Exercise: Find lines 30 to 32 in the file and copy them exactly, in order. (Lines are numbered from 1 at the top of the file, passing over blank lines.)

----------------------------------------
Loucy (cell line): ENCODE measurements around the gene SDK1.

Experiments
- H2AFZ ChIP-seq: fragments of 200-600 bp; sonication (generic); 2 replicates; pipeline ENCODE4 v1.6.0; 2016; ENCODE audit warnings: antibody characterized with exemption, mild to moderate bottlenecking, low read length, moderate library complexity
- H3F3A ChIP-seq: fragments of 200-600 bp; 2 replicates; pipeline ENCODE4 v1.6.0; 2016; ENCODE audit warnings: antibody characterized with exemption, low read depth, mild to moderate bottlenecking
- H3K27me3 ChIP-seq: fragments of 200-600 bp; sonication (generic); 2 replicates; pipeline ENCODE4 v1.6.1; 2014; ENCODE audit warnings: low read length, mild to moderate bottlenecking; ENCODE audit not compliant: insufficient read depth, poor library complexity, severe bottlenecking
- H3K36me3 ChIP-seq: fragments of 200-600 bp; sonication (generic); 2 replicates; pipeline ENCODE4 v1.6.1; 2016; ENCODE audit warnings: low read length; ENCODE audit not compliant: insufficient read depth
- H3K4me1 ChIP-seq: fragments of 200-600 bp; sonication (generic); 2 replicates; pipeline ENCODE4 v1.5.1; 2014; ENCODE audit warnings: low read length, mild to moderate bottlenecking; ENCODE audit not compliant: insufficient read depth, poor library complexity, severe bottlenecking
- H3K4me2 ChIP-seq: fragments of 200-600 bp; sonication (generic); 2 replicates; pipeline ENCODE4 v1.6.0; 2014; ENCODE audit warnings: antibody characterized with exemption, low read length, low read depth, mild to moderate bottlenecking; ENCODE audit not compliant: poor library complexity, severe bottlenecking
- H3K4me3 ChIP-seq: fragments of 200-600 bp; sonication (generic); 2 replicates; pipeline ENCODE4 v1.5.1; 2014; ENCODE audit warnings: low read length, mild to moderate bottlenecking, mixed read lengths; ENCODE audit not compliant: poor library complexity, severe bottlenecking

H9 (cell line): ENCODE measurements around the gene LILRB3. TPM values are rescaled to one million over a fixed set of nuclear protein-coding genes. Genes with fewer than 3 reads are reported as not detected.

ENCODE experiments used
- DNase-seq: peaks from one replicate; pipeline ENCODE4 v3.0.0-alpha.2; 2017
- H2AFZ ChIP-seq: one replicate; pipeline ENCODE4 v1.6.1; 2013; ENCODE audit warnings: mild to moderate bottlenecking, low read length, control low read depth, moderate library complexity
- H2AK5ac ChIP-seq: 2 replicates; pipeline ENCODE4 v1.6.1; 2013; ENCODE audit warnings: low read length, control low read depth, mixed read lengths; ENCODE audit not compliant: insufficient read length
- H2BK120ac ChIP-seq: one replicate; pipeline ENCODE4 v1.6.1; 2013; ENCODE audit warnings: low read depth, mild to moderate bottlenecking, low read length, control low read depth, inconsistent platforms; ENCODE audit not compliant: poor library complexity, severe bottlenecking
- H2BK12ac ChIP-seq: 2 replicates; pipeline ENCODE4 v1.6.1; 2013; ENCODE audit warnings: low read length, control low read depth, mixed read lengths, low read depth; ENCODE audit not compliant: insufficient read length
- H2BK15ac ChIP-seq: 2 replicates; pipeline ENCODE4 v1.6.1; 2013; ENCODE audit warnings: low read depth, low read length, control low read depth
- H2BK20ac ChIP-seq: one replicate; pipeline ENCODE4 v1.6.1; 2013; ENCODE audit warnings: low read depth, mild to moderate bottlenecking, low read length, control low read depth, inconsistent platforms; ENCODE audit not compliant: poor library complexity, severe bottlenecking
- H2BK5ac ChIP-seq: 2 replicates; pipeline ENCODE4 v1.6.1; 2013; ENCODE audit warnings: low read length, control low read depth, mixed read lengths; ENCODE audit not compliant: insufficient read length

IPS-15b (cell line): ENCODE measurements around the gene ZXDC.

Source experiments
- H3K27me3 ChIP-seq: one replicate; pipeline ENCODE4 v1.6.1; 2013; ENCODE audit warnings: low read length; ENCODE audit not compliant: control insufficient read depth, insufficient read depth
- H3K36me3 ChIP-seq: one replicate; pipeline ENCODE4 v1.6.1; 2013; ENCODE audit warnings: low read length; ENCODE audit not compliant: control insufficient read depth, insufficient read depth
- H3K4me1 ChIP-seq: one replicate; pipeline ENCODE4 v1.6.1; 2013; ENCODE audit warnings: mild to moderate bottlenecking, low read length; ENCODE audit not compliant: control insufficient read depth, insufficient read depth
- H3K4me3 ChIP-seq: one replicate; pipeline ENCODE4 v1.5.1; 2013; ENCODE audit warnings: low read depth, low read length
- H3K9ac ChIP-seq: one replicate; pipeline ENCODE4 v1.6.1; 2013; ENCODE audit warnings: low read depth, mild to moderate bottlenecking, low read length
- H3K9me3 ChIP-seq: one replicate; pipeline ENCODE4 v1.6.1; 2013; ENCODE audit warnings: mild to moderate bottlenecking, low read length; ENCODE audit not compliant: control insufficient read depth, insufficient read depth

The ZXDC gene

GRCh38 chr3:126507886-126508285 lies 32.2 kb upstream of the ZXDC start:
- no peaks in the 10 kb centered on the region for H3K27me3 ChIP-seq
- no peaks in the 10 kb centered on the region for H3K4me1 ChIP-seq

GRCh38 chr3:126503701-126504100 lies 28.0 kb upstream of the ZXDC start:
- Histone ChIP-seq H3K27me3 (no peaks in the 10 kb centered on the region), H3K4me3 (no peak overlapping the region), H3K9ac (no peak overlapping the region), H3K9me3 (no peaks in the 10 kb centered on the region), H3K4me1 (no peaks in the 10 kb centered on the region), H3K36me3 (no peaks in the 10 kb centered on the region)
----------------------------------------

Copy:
- no peaks in the 10 kb centered on the region for H3K27me3 ChIP-seq
- no peaks in the 10 kb centered on the region for H3K4me1 ChIP-seq

GRCh38 chr3:126503701-126504100 lies 28.0 kb upstream of the ZXDC start: